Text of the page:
Drahla - Useless Coordinates - Albums - Reviews - Soundblab

Drahla - Useless Coordinates

by Bill Golembeski Rating:9 Release Date:2019-05-03
Drahla - Useless Coordinates
Drahla - Useless Coordinates

This is a great and very modern rock album that pulses with electricity.

The poet E.E. Cummings once wrote, “the syntax of things/will never wholly kiss you.” And this band, like other modern artists, deconstructs that “syntax of things” and then puts the pieces back together in a way that, well, Humpty-Dumpty may not even look like an egg anymore. Let’s just say that Drahla will never be sued for the copyright infringement of any song by The Bay City Rollers.

There are a lot of sharp elbows in this music that follow in the dissonant beauty of bands like The Fall, Television, XTC (at their most experimental), The Cure, The Talking Heads, and especially Wire.

My friend, Kilda Defnut, likes to say, “We’re all the same because we’re all different.” And that’s the way it is with this band. Each instrument sparks its own flame; yet each spark, without giving an F# of an inch, somehow completes the sonic whole. “Gilded Cloud” is ruptured rock with three musicians in weird harmonic orbits that share a conversation that is rife with emotion. The bass throbs big drops of paint; the drums punctuate spaces; the guitar is abrasive glue; and the vocals, somehow, manage both melody and mystery.

Dave Mason of “Feelin’ Alright” and early Traffic fame had an album called Alone Together. Well, that’s the blueprint for this music. The second song, “Serenity,” is urgent, fiery, and oddly cosmic, as the guitar punches at the heavens. And there’s a brief sax blow. “Pyramid of Estate” is even better with much more sax aggression.

“Stimulus for Living” is simply a wondrous tune. Yes, it echoes Wire’s art-rock ethos, but the synchronicity of the players is energetic like, perhaps, William Blake’s four-fold vision, somehow mutated into the grooves of a rock ‘n’ roll record.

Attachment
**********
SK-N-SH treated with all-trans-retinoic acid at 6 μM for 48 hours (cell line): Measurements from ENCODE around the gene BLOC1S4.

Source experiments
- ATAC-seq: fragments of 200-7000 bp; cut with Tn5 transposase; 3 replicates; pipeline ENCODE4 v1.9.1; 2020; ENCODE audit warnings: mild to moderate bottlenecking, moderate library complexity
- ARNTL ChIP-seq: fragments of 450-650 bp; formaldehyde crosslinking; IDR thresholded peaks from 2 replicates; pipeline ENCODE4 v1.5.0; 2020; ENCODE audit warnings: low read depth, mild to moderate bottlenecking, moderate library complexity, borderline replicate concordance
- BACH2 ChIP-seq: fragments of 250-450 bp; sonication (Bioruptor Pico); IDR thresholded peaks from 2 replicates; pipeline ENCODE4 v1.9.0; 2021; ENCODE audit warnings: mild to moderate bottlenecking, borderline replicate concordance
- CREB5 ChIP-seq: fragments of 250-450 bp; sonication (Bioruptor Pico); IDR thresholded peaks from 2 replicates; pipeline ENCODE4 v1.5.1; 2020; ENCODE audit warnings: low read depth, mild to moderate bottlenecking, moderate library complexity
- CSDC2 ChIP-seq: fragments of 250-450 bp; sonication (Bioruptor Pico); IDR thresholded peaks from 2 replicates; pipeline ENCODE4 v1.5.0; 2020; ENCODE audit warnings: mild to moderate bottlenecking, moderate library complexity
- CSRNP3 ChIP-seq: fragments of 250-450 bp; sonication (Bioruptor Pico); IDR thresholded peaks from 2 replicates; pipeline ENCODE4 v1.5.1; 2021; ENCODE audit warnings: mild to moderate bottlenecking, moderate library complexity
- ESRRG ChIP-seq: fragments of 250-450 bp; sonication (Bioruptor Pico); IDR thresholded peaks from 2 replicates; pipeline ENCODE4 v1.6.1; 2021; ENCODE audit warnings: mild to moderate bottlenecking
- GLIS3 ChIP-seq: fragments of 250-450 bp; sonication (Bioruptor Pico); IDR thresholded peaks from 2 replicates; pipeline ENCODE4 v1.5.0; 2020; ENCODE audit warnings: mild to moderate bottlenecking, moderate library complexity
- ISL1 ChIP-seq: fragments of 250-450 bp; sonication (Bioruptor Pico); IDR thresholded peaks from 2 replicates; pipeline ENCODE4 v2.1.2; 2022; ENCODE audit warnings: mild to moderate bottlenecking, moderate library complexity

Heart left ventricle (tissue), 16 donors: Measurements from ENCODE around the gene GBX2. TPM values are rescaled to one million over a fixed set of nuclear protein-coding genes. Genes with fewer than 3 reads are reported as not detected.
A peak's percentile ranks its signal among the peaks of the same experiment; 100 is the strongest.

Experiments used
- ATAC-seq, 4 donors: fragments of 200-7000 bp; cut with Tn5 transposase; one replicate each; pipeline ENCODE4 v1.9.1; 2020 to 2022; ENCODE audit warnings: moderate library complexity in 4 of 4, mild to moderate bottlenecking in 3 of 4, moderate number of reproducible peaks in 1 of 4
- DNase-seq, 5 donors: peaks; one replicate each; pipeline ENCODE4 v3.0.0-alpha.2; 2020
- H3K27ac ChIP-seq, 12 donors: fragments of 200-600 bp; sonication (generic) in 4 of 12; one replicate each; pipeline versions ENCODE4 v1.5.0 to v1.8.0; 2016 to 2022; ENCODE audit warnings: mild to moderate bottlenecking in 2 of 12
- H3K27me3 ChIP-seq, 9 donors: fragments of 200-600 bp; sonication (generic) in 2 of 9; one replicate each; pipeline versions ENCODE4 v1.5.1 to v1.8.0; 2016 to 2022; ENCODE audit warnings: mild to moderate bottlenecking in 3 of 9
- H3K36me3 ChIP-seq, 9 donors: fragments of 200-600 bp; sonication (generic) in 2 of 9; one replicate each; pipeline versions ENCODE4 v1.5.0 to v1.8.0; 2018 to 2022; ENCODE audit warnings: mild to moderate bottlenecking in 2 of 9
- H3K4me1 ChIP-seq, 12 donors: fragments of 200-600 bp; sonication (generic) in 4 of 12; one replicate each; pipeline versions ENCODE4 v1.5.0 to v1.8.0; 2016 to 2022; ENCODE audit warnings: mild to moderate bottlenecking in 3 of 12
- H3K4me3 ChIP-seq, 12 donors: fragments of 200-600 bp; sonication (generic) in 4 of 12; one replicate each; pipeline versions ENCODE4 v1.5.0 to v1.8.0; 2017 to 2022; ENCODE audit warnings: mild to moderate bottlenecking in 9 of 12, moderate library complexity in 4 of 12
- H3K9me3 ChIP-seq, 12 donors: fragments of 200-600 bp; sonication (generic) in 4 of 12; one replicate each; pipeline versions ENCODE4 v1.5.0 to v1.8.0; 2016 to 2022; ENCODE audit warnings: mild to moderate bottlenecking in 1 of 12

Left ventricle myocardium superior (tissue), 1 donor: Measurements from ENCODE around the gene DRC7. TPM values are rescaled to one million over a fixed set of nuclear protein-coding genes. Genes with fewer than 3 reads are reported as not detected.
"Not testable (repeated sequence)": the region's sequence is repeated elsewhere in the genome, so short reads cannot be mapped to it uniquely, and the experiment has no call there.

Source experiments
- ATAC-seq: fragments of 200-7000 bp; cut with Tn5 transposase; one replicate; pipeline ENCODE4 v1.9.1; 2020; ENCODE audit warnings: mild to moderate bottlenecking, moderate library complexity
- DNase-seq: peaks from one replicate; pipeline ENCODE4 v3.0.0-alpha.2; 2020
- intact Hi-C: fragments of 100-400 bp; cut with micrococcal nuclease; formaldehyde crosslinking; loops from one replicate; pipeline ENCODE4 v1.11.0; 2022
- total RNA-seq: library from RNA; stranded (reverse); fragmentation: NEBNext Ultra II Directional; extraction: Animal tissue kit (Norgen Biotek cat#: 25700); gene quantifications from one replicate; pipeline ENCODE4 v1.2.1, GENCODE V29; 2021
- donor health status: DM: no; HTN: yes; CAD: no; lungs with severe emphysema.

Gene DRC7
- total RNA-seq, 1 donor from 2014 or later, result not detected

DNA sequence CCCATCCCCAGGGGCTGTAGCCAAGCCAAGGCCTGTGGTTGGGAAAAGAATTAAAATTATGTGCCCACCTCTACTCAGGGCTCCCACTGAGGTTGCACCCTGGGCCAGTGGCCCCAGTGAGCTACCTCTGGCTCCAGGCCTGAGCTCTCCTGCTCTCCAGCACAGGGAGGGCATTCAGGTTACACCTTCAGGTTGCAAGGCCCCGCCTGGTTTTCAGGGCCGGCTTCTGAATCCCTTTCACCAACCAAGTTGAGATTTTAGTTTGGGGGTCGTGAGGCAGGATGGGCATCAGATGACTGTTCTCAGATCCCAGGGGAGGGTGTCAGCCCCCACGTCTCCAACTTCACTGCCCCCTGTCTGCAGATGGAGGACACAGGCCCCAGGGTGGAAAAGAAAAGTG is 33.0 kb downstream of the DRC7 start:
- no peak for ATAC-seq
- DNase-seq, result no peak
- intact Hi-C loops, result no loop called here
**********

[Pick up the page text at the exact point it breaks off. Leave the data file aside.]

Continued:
Sometimes, odd things like that happen.

And great things will always threaten to collapse. “React Revolt” does just that. The bass and drums are tough, while the sax is even tougher. And there are huge and quite beautiful spaces between those tough punches. Then the guitar and vocal enter the match to produce magical conversations among at least four different languages all singing from different time zones. Yet it is all sort of sublime in a weird uncompromised way.

Weird reference points: First, this music reminds me of (the long-forgotten band) The Box and their great album Secret’s Out from 1983, with its equally disjointed beauty. And this also recalls (especially with the disgruntled sax) the sound of Van Der Graaf Generator’s David Jackson, as he blew rock ’n’ roll sax all over bandmate Peter Hammill’s brilliant album Nadir’s Big Chance. The band Rip, Rig & Panic, simply through their avant-garde attitude toward pop music, has a similar orbit. Now, to be fair, Luciel Brown’s vocals sound nothing like Peter Hammill, Peter Hope from the before-mentioned The Box, or Neneh Cherry.

But, as said, there are a lot of minor-keyed uncompromised elbows thrown in this music.

“Primitive Rhythm” is brilliant and brief cacophonous pop music. The same is true for “Serotonin Level.” They both live in the same sonic apartment complex as the “Ex Lion Tamer” from Wire’s brilliant Pink Flag album.

Ha! “Twelve Divisions of the Day” propels this oddball music into the higher octave of great brain synapse-snapping catchy music. This defies the top of whatever charts because it should be there, but it’s too clever to ever score pop points.

You know, this music recalls the ethos of Joy Division and the sharp-edged sound of The Gang of Four.

“Unwound” does just that, and then some.

Again, brilliant music always shares sharp elbows with other brilliant music.

The final tune, “Invisible Sex,” begins with the slowly dripped sound of Salvador Dali clocks, and then it continues to pace time with a modern rock ‘n’ roll pulse, a pulse with an (almost) upbeat parting glance.

You know, E.E. Cummings said a lot of poetic stuff. But I love his line, “Listen: there’s a hell of a good universe next door; let’s go.” And in that “hell of a good universe,” bands like Drahla, and all others mentioned, may well be big talent show winners. And to quote Louie Armstrong, no slouch to hot five innovation, “What a wonderful that would be,” a world with “the bright blessed day” and “the dark sacred night,” and, indeed, a world in which stern and melodic rock ‘n’ roll music just like this would play, forever and a day, on everybody’s favorite bandstand.  

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